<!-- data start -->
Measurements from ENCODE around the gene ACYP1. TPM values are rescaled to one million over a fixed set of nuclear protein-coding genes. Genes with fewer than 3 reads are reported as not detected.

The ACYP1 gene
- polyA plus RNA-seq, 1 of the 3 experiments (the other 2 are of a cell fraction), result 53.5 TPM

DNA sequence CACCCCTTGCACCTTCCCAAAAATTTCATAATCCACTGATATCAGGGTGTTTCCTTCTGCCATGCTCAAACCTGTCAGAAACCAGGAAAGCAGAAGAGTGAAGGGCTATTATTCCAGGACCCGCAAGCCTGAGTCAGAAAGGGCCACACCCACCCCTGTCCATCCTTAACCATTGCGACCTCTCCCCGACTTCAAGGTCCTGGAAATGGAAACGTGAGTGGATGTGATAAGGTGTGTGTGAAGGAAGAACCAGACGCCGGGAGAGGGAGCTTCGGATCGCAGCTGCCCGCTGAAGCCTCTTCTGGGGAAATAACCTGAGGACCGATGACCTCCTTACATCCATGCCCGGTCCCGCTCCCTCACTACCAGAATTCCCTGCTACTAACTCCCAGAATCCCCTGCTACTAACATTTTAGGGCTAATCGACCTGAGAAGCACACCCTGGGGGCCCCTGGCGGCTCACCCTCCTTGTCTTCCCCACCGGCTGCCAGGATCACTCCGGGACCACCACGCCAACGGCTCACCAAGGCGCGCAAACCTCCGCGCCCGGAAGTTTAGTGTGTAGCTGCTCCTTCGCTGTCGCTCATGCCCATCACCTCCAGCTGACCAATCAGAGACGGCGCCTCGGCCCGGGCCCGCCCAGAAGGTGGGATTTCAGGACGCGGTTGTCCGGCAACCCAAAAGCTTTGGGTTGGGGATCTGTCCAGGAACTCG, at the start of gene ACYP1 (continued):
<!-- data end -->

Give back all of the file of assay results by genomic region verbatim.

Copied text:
Measurements from ENCODE around the gene ACYP1. TPM values are rescaled to one million over a fixed set of nuclear protein-coding genes. Genes with fewer than 3 reads are reported as not detected.

The ACYP1 gene
- polyA plus RNA-seq, 1 of the 3 experiments (the other 2 are of a cell fraction), result 53.5 TPM

DNA sequence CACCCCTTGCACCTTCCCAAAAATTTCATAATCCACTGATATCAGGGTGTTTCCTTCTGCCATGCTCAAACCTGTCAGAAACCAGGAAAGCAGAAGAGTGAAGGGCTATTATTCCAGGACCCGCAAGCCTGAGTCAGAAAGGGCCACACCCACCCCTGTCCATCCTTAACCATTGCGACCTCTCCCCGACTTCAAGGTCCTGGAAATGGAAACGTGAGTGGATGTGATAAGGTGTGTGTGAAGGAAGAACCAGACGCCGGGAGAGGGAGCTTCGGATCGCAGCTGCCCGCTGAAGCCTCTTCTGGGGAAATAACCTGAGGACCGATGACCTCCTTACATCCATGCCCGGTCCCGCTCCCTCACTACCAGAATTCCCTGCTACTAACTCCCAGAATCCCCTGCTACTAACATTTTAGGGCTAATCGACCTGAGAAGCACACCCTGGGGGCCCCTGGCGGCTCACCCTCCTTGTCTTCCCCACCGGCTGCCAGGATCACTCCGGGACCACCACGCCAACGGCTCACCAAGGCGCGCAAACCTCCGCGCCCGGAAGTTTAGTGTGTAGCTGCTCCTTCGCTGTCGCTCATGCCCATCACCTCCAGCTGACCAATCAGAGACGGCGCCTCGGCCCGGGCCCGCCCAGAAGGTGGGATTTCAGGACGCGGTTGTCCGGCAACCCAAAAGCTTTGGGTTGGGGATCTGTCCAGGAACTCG, at the start of gene ACYP1 (continued):